Monday, January 14, 2008

a narnia bible study

A Bible study based on the Chronicles of Narnia.

I guess my initial thought, without having looked at it, is that it scarcely makes sense to do a Bible study based on the Chronicles of Narnia when there are 66 books in the Protestant canon that are much worthier of study, and that actually are the canon, rather than one man's children's version of a relatively small segment, mixed in with his own understanding of doctrine.

There is an appalling amount of biblical illteracy in the American church, particularly among evangelicals who claim that the Bible is the basis for their faith. The best way to correct that is to read the Bible, not the Chronicles of Narnia.

It's also interesting to note that almost every sermon and particularly every online Christian article C. S. Lewis is quoted, like he is the only person that has ever written about Christ. It's ironic, because in the introduction to "Mere Christianity," C.S. Lewis himself wrote about that very problem.

More seriously, I think it's due to a few factors:

  1. Lewis is more contemporary and accessible than many of the great Christian apologists from years past, and although he was an Oxford don, he wrote for the common masses.
  2. Many of us who are now adults and leaders in some capacity within the church were raised on Narnia, and as we grew, we find more Lewis books waiting for us, from "The Great Divorce" to "Mere Christianity" and "The Problem of Pain." The guy wrote a lot.
  3. As I said, we're an illiterate bunch, especially when it comes to the Bible. It's an ancient document, and it doesn't fit our pleasant little doctrines nearly as much as we pretend it does, so it's easier to read a book by J.I. Packer, R.C. Sproul, or C.S. Lewis, and then feel that we understand the faith. (Which we might, after a fashion, but not as well nor as purely as if we took the time to study the Scriptures themselves for us.)
  4. Lewis wrote at a time when the British church was at a similar point to where the American church now finds itself. People were no longer taking the church as an authority morally or spiritually, and were leaving in droves. Society was moving from primarily Christian to primarily post-Christian. Thus, his writing as a Christian in that context speaks to us in ours.
What irritates me about these things is how consumeristic they are. It's enough to have the Bible to study, we need to have our flavor, and to market as many flavors as we can to create a need that we can feel good about filling. Thus we have books like The Gospel According to Peanuts, to the Simpsons, to Harry Potter; and Bible studies based on the scriptural principles of Harry Potter, Lord of the Rings, Narnia and (no joke) The Andy Griffith Show.

Mind that I'm deliberately taking an overstrident position just to provoke the discussion, but in basing the study on another book -- another story, really! -- don't we in fact turn the Bible into a cipher for understanding Narnia? Sure, Lewis does some interesting stuff, and I've had some great discussion about his use of pagan imagery in concepts in Narnia and "Till We Have Faces," but Narnia isn't Scripture. If we want to use his books as a springboard to discussion of larger biblical issues -- Is Aslan's liberation of those enstatued in the White Witch's castle an accurate representation of what happened when Christ descended into hell? What are some ways we've been ensorceled by society like Prince Rilian was? -- I say, that's fine.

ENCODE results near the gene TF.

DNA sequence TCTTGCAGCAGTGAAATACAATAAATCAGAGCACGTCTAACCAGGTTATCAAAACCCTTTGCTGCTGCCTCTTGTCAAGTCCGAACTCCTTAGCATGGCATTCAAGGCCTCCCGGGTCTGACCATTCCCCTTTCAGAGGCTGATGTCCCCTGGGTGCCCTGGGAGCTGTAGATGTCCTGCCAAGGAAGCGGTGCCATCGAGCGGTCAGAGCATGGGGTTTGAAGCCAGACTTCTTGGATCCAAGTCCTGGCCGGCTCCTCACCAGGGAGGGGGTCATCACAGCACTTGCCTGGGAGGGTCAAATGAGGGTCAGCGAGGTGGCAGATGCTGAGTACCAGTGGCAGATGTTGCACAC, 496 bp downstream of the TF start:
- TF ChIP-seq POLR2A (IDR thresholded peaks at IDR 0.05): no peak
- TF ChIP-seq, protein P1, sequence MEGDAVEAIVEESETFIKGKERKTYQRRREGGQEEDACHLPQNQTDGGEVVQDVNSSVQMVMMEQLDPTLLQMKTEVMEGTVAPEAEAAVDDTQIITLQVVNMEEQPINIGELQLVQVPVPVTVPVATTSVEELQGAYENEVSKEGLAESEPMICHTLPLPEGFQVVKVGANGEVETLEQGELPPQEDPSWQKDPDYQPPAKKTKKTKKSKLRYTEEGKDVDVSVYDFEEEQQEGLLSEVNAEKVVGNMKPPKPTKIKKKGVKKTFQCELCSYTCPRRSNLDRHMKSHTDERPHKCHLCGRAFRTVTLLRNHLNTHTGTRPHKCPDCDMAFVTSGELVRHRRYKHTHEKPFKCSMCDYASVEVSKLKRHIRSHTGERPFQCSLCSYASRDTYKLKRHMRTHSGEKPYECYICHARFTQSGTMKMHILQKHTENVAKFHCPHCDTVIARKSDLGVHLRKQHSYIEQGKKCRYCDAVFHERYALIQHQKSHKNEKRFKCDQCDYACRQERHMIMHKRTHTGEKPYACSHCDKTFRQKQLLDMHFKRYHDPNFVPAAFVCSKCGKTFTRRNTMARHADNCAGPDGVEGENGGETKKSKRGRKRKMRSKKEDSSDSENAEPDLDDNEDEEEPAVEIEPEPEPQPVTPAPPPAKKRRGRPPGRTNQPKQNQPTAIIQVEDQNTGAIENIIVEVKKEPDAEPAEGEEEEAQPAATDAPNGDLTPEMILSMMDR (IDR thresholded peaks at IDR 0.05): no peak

But especially when it comes to the allegorical elements of "Wardrobe," the eschatological matters of "The Last Battle," the depiction of Aslan and even the presence of Emeth in "The Last Battle," we need to remember that these are Lewis' understandings of what the Bible teaches, and he may in fact be wrong. Using his writings as the underpinnings for a Bible study means projecting his views, conceits, and doctrines back onto the biblical texts, and that's a risky proposition.

Just my 2 cents.

2 comments:

Brucker said...

Do you think people in general are simply more interested in studying things that are about the Bible than studying the Bible itself?

Many years ago, I was having a discussion with a distant relative who had been a life-long Christian, but had recently become interested in becoming more deeply educated in religious matters. She said to me, "I've really become fascinated with Paul, since he wrote more Epistles than anyone else. Do you know of a good book that would tell me about his life?"

I replied, "Well, Acts would probably be your best bet, I'd say." She did a bit of a double-take, having apparently never considered it. Really, though, is there any book outside of the New Testament that would have something as personal to say about him?

David Learn said...

Well, Acts is unmistakably the best place to get raw biographical detail of Paul, although I would also add his epistles, since they give a window into his thought processes, and also include references to other biographical information.

But if I wanted what we know about Paul distilled into a single form that I can understand in a straightforward manner, I would probably look elsewhere, since Acts and the Pauline epistles don't provide important cultural context that helps us to understand Paul better, or to give us a greater sense of what life may have been like for him as a Roman citizen, a member of the Sanhedrin, and so on.

As to whether people are more interested in studying things about the Bible than the Bible itself, I'd have to say yes. The Bible can be boring as all get-out, bewildering beyond words, and it can be an intimidating book because it is the Bible. Books about the Bible or dramatizations of the Bible are much easier, because they tell us what we need to know and how to understand it, and that's much more appealing than studying the Bible itself.